SSRS and MDX: Detecting Missing Fields

For this example I’ll be using the Adventure Works cube running on SQL Server Analysis Services 2008 and Reporting Services 2008.

In case you don’t have the AdventureWorks databases and cubes yet, they’re available at CodePlex.

Scenario

The sales department has asked for a report that displays the number of product items sold during a selected period.  As the company is active in two different markets, both the internet and reseller numbers should be shown.  The figures need to be grouped by product category, with drilldown to product level through subcategory.

Besides the period filter, it should be possible to filter on product category to limit the number of items shown.

Also, the background of the numeric cells should get a color depending on the value in the cell.  Colors range from red for low sales figures to green for high sale volumes.  The ranges are variable and should thus be configurable using 3 threshold parameters.  Following table shows the ranges as the department has requested them:

Value X Background Color
X < LowThreshold Red
LowThreshold <= MiddleThreshold Orange
MiddleThreshold <= X < HighThreshold Yellow
HighThreshold < X Green

 

Selecting The Data

At first sight this seems like a fairly simple report.  So you start building your MDX query using the Query Designer:

MDX Query Designer

Two filters have been specified: one of them is a date range and the other is based on product category.

Visualizing The Data

Then you drag a tablix onto the report body and play around with it until you get to the following:

Tablix in design mode

This is what it looks like when rendered, all seems to work fine:

Rendered report

To get the textbox background coloured based on the thresholds, you’ve produced an expression.  This expression is specified in Textbox Properties > Fill > Fill Color and looks like the following:

=Switch
(
    Fields!Internet_Order_Quantity.Value < Parameters!LowThreshold.Value, "#ff0e0e",
    Fields!Internet_Order_Quantity.Value >= Parameters!LowThreshold.Value
        and Fields!Internet_Order_Quantity.Value < Parameters!MiddleThreshold.Value, "#ff922d",
    Fields!Internet_Order_Quantity.Value >= Parameters!MiddleThreshold.Value
        and Fields!Internet_Order_Quantity.Value < Parameters!HighThreshold.Value, "#fff70f",
    Fields!Internet_Order_Quantity.Value >= Parameters!HighThreshold.Value, "#5cff21"
)

It’s a simple Switch statement using the threshold parameters.

A Missing Field Issue

So you deploy your report to the server for the users to test.  All is quiet, until someone starts complaining that the colouring doesn’t always work, for instance when filtering on Components.  Of course, you don’t always believe what the user says and try it out for yourself:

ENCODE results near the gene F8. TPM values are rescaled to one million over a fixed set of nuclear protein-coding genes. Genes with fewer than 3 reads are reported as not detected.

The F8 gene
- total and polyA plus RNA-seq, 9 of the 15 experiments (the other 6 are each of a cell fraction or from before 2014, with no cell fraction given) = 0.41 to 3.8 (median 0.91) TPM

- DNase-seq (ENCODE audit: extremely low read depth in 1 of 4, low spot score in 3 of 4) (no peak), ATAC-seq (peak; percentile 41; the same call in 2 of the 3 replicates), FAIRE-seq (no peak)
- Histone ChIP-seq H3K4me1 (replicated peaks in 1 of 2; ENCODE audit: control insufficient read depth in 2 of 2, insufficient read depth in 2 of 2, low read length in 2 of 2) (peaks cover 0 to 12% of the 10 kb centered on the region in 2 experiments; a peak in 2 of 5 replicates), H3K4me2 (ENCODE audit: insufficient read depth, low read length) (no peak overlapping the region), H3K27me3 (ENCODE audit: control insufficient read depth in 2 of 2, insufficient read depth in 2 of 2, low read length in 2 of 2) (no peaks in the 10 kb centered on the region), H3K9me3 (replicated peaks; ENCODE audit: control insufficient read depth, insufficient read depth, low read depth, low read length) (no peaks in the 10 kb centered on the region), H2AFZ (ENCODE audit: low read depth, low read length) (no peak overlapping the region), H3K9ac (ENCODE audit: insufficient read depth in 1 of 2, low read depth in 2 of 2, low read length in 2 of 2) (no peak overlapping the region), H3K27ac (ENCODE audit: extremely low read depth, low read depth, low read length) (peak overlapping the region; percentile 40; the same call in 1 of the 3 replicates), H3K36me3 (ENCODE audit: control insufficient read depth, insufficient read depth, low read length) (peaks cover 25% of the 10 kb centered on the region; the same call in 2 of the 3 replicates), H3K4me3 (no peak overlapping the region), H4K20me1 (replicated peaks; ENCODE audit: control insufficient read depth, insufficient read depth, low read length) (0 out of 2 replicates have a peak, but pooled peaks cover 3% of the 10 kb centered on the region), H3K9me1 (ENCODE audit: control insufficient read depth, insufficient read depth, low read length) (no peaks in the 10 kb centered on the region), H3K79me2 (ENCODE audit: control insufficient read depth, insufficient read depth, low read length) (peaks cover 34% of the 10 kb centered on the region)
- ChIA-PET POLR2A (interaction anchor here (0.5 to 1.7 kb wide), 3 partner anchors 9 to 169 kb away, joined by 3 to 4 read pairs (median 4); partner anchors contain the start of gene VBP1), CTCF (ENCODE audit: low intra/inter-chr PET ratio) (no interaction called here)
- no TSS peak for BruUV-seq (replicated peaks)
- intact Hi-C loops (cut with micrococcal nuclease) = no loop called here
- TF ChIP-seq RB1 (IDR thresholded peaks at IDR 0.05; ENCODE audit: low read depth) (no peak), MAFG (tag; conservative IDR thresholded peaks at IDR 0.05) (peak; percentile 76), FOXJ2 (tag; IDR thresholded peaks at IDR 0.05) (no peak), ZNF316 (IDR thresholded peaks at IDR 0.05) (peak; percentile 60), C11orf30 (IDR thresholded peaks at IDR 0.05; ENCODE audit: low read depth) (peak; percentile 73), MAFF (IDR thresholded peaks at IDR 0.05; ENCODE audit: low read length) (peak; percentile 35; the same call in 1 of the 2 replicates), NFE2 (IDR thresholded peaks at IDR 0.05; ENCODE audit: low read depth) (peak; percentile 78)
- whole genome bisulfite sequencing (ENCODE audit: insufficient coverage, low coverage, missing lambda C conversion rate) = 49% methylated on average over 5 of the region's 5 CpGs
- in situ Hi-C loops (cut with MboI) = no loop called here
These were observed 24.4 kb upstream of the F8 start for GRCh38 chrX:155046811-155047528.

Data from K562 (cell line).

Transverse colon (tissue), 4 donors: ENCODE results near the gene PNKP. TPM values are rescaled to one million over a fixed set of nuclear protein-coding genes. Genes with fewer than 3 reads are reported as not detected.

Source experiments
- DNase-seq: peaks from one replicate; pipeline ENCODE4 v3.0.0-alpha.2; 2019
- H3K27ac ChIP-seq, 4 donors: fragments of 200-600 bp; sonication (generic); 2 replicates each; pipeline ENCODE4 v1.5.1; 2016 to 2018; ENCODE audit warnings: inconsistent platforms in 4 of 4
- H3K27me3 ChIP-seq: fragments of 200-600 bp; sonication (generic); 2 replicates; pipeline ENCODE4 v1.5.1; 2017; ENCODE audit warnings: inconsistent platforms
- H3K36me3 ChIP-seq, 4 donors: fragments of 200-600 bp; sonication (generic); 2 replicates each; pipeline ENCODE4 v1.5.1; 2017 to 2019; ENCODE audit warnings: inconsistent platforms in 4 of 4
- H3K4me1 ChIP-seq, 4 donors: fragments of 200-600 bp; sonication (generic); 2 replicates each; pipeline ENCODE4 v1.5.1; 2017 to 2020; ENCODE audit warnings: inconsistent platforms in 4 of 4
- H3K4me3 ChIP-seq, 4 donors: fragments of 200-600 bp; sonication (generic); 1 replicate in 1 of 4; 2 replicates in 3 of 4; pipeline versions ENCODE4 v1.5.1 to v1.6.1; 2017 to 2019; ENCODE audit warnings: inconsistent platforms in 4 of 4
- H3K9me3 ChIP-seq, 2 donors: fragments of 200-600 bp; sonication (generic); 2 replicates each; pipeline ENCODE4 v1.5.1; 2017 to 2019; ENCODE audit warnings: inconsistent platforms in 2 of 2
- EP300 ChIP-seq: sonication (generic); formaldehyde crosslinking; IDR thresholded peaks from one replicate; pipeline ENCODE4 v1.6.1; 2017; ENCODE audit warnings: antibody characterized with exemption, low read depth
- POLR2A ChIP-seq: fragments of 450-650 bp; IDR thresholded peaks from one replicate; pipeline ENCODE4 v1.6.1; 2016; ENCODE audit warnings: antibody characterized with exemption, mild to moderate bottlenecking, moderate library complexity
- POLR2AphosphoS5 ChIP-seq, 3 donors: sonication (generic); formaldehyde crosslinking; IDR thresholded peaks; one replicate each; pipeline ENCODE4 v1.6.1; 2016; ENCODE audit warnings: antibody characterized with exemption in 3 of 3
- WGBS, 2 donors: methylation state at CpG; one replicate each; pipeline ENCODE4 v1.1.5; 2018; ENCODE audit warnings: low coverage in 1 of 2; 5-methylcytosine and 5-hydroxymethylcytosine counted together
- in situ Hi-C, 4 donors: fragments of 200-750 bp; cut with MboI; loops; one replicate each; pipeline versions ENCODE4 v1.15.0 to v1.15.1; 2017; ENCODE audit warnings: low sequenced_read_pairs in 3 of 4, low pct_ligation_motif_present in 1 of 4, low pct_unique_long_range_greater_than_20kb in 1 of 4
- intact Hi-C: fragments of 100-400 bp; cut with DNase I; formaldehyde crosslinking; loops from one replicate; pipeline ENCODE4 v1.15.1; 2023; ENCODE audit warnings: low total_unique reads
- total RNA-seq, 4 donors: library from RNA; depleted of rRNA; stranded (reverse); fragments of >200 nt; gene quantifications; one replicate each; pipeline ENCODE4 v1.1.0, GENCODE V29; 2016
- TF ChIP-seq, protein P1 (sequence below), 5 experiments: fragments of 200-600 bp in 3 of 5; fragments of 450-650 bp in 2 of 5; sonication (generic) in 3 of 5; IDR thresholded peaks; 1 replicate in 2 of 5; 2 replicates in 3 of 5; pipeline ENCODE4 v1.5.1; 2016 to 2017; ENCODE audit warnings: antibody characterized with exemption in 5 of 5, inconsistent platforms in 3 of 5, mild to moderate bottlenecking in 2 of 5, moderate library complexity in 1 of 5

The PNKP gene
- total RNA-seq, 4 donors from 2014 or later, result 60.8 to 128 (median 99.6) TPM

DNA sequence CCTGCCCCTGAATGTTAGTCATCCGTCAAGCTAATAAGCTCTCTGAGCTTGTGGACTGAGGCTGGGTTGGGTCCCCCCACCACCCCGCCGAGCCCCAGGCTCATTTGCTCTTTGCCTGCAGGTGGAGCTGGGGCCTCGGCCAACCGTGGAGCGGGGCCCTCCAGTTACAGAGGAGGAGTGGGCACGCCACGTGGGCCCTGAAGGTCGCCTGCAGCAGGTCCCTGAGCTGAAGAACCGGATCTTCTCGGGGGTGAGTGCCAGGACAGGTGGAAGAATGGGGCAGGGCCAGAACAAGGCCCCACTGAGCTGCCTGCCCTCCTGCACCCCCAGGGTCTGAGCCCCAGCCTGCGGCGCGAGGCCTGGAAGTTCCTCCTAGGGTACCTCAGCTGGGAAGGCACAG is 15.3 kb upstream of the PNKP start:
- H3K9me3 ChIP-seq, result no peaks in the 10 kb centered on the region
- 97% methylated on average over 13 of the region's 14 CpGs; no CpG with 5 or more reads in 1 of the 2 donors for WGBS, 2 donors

Rendered report with missing field issue

Indeed, the background is no longer coloured for the internet sales.  On top of that, the BIDS shows a couple of warnings in its output window:

[rsMissingFieldInDataSet] The dataset ‘ProductSales’ contains a definition for the Field ‘Internet_Sales_Amount’. This field is missing from the returned result set from the data source.

[rsErrorReadingDataSetField] The dataset ‘ProductSales’ contains a definition for the Field ‘Internet_Sales_Amount’. The data extension returned an error during reading the field. There is no data for the field at position 4.

Hang on, but I am selecting the field in my dataset, how can it be missing?  Except, this is MDX and OLAP, not SQL and OLTP.  By default, the MDX Query Designer uses NON EMPTY in the SELECT statement.  This means that the rows where there are no values for the selected measures will not be contained in the result set.  It also means that the complete measure will be omitted in the case that there are no values for it in any of the rows, which is the reason for our problem.

You could choose to not use NON EMPTY in the query.  To achieve this using the designer, right-click in the results pane and click the Include Empty Cells item.

MDX Query Designer result pane popup menu

Keep in mind that this will result in more rows in your result set because you’re now selecting all the empty measure cells as well.  Depending on your report requirements this may not be the desired effect.  On the other hand, it could be exactly what you want.  If our sales department had asked that the report should always show all products, even when there are no sales for the period, then we’d need to query the cube in this way.